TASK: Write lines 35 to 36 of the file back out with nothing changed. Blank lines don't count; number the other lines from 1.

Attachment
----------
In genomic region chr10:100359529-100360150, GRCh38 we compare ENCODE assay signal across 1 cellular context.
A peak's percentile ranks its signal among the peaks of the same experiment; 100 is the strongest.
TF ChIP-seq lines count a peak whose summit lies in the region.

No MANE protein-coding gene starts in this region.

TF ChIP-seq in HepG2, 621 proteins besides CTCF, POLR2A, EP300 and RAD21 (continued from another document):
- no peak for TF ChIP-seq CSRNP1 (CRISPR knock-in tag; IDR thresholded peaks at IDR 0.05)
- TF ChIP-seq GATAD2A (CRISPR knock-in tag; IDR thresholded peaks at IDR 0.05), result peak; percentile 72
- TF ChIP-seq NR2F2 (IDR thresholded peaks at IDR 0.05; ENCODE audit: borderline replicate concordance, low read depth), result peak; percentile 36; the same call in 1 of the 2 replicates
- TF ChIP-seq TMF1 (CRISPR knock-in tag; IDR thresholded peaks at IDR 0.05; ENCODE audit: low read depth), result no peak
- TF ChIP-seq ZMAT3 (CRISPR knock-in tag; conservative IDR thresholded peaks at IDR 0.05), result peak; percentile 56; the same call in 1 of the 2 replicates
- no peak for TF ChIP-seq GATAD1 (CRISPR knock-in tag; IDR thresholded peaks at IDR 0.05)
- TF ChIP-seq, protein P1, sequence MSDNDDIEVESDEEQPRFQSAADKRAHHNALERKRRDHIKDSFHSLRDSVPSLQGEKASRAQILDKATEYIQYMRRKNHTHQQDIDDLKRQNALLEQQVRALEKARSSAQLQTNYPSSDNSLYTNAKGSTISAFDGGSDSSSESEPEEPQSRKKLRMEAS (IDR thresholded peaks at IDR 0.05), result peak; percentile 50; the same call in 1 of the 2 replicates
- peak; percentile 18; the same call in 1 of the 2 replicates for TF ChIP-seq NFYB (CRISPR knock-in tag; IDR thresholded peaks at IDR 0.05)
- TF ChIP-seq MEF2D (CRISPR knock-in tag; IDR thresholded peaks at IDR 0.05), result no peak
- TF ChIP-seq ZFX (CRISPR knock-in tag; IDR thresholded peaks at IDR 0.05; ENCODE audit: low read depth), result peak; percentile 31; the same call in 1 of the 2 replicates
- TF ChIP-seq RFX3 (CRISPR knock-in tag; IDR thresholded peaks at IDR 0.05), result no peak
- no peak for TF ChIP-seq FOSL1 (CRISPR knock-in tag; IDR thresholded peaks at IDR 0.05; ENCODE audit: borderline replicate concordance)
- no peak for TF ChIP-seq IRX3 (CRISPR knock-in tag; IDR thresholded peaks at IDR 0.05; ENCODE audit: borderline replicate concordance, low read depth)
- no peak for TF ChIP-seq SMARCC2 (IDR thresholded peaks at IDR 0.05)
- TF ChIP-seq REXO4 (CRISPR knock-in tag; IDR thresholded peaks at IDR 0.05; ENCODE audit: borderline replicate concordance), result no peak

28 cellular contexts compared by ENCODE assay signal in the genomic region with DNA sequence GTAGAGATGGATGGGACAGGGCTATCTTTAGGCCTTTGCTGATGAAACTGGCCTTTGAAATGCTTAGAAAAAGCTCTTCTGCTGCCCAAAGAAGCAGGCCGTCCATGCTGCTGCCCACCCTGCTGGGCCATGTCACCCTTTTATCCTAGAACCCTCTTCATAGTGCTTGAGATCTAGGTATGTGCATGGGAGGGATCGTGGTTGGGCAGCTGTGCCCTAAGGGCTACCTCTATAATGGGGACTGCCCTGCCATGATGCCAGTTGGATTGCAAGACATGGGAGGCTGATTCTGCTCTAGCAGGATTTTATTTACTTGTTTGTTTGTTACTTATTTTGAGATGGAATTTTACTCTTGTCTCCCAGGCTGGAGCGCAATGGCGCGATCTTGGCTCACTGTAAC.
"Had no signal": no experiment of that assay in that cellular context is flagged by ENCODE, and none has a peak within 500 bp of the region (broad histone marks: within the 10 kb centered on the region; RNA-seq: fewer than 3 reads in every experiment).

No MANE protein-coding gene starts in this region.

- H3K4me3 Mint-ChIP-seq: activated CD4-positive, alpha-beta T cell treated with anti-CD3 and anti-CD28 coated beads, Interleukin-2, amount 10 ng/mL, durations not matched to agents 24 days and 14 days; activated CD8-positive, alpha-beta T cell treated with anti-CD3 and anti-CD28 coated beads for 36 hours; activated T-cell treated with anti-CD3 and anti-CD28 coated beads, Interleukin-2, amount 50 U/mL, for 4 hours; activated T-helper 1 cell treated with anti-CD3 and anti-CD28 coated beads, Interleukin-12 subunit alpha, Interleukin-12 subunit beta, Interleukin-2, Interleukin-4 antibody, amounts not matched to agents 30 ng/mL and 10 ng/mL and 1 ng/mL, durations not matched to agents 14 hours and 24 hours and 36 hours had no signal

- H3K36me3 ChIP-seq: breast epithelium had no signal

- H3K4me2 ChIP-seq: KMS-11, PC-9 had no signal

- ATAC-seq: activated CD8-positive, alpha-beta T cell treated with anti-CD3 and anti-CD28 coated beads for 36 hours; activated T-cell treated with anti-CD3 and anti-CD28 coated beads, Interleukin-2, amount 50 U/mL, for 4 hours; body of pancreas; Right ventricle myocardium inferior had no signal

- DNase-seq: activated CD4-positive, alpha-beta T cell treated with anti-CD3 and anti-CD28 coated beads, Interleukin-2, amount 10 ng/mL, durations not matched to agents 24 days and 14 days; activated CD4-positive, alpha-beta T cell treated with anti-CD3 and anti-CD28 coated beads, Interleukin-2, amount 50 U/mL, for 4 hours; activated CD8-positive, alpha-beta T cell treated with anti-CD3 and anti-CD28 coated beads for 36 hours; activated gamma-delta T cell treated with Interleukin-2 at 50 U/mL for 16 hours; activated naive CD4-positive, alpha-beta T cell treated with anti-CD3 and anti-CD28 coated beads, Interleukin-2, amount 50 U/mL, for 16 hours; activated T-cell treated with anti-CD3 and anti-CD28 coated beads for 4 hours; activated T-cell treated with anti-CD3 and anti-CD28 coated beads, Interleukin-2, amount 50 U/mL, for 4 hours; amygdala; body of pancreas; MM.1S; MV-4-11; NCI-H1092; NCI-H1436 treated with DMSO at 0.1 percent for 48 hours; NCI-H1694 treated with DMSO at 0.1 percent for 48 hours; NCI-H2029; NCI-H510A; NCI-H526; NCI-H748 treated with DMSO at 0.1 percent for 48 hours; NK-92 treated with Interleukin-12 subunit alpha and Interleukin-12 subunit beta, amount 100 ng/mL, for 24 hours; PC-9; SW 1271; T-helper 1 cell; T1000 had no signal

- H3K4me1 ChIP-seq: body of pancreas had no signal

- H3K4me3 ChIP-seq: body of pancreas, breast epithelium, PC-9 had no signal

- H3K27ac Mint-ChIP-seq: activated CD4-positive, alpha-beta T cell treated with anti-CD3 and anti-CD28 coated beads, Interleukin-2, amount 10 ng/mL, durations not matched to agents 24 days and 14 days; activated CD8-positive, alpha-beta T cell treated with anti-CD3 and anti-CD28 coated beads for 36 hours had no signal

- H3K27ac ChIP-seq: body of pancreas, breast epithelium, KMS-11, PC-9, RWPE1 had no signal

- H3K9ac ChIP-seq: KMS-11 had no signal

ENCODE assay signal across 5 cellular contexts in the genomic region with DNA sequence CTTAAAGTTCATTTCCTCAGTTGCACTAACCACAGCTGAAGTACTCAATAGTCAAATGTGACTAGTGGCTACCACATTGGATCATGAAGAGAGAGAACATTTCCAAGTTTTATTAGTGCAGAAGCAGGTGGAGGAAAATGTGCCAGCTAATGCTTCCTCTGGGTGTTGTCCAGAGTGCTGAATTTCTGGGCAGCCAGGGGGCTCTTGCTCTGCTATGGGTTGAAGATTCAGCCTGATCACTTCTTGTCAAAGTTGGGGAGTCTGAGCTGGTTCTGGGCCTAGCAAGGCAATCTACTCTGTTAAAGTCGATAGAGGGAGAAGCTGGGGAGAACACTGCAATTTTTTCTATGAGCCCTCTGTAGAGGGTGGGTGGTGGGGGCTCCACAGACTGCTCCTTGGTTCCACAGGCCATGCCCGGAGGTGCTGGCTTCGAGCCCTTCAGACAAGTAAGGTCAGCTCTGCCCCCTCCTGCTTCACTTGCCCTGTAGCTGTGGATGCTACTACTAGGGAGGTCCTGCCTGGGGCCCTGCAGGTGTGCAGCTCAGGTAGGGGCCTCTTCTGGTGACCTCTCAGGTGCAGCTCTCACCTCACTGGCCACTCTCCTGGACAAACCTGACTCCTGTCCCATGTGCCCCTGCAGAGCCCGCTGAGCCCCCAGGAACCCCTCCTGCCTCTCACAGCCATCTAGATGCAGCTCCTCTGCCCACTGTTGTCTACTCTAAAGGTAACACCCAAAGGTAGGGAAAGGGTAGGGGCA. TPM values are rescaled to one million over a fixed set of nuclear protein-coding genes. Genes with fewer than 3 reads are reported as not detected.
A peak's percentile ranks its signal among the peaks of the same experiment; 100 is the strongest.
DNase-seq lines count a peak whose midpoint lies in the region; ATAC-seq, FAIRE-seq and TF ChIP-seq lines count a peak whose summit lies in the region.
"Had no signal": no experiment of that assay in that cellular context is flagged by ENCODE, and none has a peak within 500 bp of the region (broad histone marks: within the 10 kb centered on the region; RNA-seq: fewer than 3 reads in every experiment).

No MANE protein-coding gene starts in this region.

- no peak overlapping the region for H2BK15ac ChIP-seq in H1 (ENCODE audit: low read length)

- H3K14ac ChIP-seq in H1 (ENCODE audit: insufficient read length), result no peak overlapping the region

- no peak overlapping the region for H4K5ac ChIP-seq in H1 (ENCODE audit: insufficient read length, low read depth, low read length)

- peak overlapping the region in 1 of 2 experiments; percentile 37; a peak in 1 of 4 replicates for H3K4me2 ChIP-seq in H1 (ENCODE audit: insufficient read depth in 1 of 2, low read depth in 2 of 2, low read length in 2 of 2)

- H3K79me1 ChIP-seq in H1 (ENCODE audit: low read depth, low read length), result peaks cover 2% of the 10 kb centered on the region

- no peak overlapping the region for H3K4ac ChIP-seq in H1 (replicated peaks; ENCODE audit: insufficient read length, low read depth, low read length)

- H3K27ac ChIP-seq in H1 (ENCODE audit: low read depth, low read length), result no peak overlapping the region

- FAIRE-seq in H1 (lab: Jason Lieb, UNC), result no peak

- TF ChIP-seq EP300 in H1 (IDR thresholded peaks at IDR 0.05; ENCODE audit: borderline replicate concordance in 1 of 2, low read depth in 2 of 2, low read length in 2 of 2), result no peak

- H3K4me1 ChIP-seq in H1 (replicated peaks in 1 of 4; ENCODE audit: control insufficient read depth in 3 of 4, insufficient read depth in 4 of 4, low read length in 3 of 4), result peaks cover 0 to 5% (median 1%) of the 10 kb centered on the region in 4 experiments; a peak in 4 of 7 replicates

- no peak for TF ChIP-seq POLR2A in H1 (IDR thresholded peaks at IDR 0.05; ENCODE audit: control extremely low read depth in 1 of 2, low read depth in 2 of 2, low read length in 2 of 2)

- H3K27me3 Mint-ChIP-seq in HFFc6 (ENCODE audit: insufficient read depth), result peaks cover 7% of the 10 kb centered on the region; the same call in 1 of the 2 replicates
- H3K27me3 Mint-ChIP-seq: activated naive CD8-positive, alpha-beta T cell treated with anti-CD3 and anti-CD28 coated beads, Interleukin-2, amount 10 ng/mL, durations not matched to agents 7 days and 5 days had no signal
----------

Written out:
A peak's percentile ranks its signal among the peaks of the same experiment; 100 is the strongest.
DNase-seq lines count a peak whose midpoint lies in the region; ATAC-seq, FAIRE-seq and TF ChIP-seq lines count a peak whose summit lies in the region.